Genetic evidence for social organization

The observational studies of elephant social relationships have implicitly assumed that association among female groups is directly proportional to relat-edness. Thus, in the larger families, the adult cows are related as sisters (or as mother-daughters), those in the kin groups are related as either sisters or cousins, and within a clan as distant cousins, aunts, and so on. Further, it has been generally believed that males establish their own home ranges at some distance away from their natal family or clan after becoming independent. Two recent studies, one in Asia and the other in Africa, using molecular genetic information have come to somewhat different conclusions.

Prithiviraj Fernando and Russell Lande analyzed mitochondrial DNA (mtDNA) sequences in seven female-led groups and several bulls from the Ruhuna National Park and two nearby sites, Uda Walawe National Park (30 km west) and Mirrijjawila (30 km southwest), in southeastern Sri Lanka. After extracting DNA from the dung of these known elephants, they analyzed a 630-nucleotide base pair segment of the D-loop region gene of the mtDNA. Since mitochondrial DNA is maternally inherited, it provides a means to trace maternal lineages (see chapter 1). Thus, individuals with different mitochondrial DNA sequences or "haplotypes" are not related to each other, while those with the same haplotypes may either be related or be unrelated as kin.

All elephants sampled within each of the seven groups had the same mito-chondrial haplotype, suggesting that animals constituting a group could very well be related. The social groups, however, showed certain variations in their haplotypes (table 4.6). Two groups at Ruhuna shared the same haplotype (labeled A), while another herd there had a unique haplotype (B). The fourth group sampled at Ruhuna shared a haplotype (E) with another group at Uda Walawe. The second group at Uda Walawe had its unique haplotype (D), and so did the herd at Mirrijjawila (type F). The occurrence of so many different haplotypes in female groups over such short distances is itself rather surprising. The combined results from telemetry (home range and associations) and genetics indicated no higher level of organization than the family group even if these groups are relatively large.

Other surprising results emerged from the haplotype analysis of bull elephants, all of them ranging within the Ruhuna National Park. Although four different haplotypes (A, B, E, and a unique C) were recorded, only 1 of the 11 bulls had a haplotype that differed from those of the female groups that ranged over the same area of the park. Fernando and Lande thus proposed that male dispersal is more limited in terms of distance from the natal area, and that more periodic, long-distance movements of the males during musth could be the mechanism promoting outbreeding.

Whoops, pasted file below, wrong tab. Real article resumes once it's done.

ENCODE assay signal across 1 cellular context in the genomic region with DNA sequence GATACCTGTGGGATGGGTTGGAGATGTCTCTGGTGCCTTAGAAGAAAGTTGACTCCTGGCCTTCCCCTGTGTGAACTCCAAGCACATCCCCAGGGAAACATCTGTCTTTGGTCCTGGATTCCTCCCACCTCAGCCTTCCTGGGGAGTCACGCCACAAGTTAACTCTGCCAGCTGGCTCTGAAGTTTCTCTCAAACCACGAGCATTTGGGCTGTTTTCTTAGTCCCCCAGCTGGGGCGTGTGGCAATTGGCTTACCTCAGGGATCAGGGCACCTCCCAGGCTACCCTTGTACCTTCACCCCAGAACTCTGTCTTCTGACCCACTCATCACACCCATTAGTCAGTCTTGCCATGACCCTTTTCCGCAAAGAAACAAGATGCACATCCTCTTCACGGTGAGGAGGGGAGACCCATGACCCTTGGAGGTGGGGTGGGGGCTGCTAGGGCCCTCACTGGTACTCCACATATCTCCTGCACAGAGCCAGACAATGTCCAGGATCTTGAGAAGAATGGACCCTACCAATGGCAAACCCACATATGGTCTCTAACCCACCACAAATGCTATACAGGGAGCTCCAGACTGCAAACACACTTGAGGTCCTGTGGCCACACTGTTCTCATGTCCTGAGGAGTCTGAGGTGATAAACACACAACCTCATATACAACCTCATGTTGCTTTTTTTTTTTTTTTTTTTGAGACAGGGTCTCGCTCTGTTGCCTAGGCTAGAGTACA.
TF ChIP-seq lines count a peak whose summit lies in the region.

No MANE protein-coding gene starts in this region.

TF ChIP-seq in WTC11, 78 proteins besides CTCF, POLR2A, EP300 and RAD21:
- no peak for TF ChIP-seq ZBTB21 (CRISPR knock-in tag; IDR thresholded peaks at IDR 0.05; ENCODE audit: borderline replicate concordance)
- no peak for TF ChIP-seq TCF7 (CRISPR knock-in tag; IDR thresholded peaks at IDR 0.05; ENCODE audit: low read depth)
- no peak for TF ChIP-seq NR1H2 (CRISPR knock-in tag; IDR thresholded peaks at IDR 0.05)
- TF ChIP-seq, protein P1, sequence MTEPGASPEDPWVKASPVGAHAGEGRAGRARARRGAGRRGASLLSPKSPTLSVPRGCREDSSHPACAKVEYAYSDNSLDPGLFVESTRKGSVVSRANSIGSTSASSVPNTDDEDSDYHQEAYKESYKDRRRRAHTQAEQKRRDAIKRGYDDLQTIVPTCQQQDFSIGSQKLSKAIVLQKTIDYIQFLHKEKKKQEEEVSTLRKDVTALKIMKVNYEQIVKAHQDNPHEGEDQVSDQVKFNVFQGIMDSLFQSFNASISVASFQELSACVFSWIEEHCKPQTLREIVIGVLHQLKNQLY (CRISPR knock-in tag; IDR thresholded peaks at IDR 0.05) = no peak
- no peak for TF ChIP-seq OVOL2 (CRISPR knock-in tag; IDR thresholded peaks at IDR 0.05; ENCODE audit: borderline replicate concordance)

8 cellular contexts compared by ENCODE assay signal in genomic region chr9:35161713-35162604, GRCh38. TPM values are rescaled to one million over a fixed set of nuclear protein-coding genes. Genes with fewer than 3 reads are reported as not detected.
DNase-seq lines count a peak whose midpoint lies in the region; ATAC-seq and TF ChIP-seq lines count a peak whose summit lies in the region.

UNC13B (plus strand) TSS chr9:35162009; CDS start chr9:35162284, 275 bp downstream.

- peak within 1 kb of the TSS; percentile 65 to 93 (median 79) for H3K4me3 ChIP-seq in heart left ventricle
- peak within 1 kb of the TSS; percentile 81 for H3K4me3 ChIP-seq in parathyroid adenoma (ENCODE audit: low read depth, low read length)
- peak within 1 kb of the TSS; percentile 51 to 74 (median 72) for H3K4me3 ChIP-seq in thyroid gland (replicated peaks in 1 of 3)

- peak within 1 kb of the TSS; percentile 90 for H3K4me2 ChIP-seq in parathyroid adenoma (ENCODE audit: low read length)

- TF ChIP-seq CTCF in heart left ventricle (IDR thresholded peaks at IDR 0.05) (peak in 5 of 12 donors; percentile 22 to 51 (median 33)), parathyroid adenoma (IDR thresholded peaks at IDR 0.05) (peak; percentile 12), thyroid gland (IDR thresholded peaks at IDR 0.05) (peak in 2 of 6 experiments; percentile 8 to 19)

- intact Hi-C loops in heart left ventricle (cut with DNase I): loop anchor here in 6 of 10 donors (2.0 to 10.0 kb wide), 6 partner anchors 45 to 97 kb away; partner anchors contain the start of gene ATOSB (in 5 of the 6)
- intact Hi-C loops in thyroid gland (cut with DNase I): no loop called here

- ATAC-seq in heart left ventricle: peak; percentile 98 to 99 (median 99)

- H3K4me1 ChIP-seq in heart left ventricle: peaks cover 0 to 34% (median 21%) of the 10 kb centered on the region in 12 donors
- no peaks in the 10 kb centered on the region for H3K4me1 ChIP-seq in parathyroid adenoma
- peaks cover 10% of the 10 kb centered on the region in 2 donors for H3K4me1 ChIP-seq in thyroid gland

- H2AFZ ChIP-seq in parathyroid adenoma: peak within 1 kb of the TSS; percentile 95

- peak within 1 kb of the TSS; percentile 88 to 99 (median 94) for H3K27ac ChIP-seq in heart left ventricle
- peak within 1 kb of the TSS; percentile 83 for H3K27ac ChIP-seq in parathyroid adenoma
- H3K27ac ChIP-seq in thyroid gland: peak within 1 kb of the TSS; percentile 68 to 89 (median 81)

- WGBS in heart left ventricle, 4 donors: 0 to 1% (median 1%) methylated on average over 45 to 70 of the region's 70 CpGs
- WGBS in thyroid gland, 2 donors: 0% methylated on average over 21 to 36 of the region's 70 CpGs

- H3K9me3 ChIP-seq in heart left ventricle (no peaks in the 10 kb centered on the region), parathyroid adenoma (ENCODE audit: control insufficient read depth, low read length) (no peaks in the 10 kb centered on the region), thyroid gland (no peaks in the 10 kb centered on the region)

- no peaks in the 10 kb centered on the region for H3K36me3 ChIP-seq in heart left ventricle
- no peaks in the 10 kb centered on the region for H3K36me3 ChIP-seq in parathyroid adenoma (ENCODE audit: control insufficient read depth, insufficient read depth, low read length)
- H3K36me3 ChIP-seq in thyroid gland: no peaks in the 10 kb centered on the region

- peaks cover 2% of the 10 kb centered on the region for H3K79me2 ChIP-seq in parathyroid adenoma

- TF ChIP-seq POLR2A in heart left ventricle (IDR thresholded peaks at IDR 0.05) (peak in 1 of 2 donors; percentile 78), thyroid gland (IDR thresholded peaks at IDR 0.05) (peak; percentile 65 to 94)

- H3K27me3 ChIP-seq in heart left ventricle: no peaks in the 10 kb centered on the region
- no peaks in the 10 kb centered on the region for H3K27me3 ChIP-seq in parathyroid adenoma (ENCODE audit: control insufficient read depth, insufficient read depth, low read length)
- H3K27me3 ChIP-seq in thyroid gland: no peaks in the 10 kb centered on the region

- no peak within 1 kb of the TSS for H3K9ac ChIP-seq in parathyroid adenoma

Table 4.6

The distribution of mitochondrial haplotypes in female-led elephant groups in southeastern Sri Lanka.

Table 4.6

The distribution of mitochondrial haplotypes in female-led elephant groups in southeastern Sri Lanka.

Number of

Individuals

Mitochondrial

Location

Social Group

Samples

Haplotype

Ruhuna NP

Yala I

9

A

Ruhuna NP

Yale II

7

A

Ruhuna NP

Thambarawa

12

B

Ruhuna NP

Katagamuwa

4

E

Uda Walawe NP

Uda Walawe NP I

3

D

Uda Walawe NP

Uda Walawe NP II

4

E

Mirijjawila

Mirijjawila

3

F

Source: From Fernando & Lande (2000). Reproduced with permission of Springer-Verlag

Source: From Fernando & Lande (2000). Reproduced with permission of Springer-Verlag

Another study of three female groups at Sengwa in Zimbabwe confirmed that these corresponded to clans in the conventional sense. The mtDNA profiles, however, brought another surprise. The members of a clan were not necessarily matrilineally related. Of the two haplotypes found in these clans, two adult females from different families but within the same clan, seemingly associating as a bond group, were of different matrilines. This perhaps was not quite unexpected when Cynthia Moss preferred the term bond group to kin group at Amboseli. The corresponding telemetry data at Sengwa also showed that only some families within a clan coordinated their movements, while others used the space quite independently. A possible explanation is that Sengwa does not represent a natural condition in that large numbers of elephants have been culled in recent times; this may have resulted in significant changes in social organization.

Molecular genetics provides new tools to investigate the social organization of a species. Using both mitochondrial and nuclear DNA profiles, new facets of the mating system, dispersal, relatedness, and social relationships in elephant societies would undoubtedly be unraveled in the coming years.

Was this article helpful?

0 0

Post a comment